Major League Baseball has been tilting at windmills for years, claiming ownership
of facts -- even though facts cannot be covered by copyright. This resulted in a lawsuit over whether or not companies that provide fantasy baseball services online needed to pay MLB for a license to use player's names and stats. While such licenses have been very lucrative for MLB over the years, one popular fantasy baseball company, CBC, decided to stop paying the license and keep offering the service -- which resulted in the lawsuit. It didn't take long for the courts to tell MLB that it doesn't own facts
and anyone is free to use stats and player names. Of course, rather than realizing that fantasy baseball helps promote the real thing, bringing in a lot more money to the league, MLB could only focus on the short term licenses it was about to lose, and appealed
. This was a waste of everyone's time, because the law is quite clear and an appeals court has now ruled (again) that Major League Baseball does not own the names and data associated with the game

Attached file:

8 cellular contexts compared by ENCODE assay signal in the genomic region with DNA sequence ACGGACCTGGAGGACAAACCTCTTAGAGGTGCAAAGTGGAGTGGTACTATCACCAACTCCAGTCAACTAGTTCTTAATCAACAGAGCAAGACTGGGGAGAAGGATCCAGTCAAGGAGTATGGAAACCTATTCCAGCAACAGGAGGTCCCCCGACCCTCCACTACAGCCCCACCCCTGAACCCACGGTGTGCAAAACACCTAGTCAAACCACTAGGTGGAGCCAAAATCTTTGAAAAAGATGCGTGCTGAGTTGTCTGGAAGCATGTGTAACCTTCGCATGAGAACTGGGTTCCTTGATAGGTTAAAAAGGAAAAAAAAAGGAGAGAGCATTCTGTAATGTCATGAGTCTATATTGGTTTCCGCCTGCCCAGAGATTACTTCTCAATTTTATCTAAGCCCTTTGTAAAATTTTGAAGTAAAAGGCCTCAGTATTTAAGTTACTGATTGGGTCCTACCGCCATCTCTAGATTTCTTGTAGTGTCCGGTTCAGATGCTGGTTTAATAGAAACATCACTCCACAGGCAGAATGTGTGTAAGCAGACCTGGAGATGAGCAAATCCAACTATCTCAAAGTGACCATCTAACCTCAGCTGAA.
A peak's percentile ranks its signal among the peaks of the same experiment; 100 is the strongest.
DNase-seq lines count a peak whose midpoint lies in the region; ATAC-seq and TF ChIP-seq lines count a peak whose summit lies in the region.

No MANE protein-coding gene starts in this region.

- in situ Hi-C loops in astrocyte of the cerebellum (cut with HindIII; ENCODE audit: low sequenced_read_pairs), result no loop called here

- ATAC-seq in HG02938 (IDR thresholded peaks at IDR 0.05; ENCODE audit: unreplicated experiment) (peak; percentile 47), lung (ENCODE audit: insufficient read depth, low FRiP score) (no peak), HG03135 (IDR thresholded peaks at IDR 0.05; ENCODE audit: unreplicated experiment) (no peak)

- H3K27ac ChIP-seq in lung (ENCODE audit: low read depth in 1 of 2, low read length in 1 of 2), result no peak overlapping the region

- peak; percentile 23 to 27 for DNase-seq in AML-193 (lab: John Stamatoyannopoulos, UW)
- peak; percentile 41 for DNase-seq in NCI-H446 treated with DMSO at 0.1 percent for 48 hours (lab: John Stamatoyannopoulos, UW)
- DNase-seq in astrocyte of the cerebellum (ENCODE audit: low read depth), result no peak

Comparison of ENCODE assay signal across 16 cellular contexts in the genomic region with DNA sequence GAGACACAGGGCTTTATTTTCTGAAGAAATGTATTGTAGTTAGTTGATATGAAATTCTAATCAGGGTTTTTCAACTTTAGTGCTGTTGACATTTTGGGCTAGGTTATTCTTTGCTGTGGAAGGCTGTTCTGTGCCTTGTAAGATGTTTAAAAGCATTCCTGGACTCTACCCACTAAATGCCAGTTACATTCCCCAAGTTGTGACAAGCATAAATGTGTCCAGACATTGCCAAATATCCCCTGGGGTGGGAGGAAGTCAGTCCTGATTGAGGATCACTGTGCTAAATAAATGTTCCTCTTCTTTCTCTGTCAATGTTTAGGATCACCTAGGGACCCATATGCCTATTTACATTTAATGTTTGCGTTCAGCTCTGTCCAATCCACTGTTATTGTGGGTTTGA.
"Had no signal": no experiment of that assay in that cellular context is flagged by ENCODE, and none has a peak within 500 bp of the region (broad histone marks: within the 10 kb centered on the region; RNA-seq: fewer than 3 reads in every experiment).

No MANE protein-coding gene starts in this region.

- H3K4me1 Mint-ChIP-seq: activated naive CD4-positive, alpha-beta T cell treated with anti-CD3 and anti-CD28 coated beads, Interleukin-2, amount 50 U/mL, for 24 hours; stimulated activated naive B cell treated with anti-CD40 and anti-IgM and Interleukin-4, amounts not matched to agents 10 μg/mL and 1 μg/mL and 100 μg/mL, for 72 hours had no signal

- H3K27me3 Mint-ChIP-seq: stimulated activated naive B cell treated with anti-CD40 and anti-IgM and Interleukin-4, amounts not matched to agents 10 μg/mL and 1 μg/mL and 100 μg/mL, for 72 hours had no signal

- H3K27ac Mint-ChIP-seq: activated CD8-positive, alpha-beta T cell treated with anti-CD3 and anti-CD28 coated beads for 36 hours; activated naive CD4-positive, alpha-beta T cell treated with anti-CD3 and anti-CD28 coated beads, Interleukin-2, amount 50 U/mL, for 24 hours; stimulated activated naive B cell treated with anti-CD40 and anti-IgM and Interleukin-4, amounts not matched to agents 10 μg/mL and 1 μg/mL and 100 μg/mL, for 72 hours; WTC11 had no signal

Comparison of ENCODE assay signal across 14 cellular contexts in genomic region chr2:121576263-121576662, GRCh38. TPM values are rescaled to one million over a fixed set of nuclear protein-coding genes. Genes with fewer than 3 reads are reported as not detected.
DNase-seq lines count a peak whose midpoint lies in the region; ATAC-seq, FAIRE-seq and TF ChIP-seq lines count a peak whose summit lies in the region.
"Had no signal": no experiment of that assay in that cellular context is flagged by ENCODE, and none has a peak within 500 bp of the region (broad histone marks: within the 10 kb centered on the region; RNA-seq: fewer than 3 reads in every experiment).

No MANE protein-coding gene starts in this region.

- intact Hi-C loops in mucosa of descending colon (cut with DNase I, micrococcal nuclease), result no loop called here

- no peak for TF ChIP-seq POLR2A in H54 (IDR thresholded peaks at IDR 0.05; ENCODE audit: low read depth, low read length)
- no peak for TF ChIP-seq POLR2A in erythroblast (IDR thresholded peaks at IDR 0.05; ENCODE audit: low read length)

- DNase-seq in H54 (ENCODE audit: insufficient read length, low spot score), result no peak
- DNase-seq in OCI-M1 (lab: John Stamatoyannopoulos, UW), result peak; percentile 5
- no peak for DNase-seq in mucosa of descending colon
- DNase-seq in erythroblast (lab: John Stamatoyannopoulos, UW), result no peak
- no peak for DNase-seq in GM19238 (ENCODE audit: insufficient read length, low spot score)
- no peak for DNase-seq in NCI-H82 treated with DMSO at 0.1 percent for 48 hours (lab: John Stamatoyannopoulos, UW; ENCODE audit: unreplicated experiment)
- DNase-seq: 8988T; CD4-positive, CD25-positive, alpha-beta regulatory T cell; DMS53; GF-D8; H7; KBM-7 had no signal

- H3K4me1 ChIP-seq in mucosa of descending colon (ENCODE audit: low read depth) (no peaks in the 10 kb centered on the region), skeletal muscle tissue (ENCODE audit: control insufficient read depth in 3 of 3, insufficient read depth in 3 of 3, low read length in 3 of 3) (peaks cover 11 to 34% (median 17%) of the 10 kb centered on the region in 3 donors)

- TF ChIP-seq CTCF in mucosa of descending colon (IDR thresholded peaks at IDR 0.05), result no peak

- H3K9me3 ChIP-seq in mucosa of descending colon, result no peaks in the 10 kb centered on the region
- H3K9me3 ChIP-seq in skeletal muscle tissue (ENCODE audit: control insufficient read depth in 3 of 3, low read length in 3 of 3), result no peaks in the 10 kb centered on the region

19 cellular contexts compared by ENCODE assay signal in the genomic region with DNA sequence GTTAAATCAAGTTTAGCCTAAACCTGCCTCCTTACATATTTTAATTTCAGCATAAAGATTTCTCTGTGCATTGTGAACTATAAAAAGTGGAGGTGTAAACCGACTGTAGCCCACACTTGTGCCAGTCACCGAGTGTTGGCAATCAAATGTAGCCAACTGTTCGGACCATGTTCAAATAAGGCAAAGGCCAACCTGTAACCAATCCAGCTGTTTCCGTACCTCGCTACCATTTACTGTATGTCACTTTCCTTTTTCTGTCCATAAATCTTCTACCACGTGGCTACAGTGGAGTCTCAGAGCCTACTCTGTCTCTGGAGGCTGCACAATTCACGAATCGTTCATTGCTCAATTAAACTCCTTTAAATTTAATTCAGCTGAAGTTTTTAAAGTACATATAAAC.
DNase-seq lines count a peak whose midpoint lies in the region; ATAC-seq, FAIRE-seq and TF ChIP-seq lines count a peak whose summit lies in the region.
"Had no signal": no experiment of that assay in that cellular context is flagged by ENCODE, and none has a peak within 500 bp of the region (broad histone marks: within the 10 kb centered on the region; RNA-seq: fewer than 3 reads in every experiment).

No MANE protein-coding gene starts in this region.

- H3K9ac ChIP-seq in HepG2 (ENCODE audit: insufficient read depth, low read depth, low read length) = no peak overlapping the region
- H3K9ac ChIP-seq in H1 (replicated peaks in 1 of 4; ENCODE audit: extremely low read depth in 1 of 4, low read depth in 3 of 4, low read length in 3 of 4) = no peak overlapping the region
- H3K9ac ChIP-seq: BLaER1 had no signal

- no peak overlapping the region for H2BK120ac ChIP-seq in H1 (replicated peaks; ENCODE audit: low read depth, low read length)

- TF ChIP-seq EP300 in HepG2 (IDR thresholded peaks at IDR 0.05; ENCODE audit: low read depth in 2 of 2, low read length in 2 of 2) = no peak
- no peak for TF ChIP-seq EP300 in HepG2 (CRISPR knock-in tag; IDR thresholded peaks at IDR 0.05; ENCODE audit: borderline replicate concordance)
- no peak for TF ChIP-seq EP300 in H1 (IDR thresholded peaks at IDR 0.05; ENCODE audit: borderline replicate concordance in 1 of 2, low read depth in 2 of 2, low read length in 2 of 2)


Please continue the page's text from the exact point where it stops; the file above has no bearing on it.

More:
and anyone is free to use that factual information for other things, such as fantasy baseball games. It's highly likely that the folks at MLB will appeal again, though it's equally likely that they'll get smacked down again. MLB had shifted strategies as these cases wore on, trying to get away from focusing on ownership of facts and claiming it was more
about the "right to publicity," but the appeals court ruled that a right to publicity does not trump the First Amendment.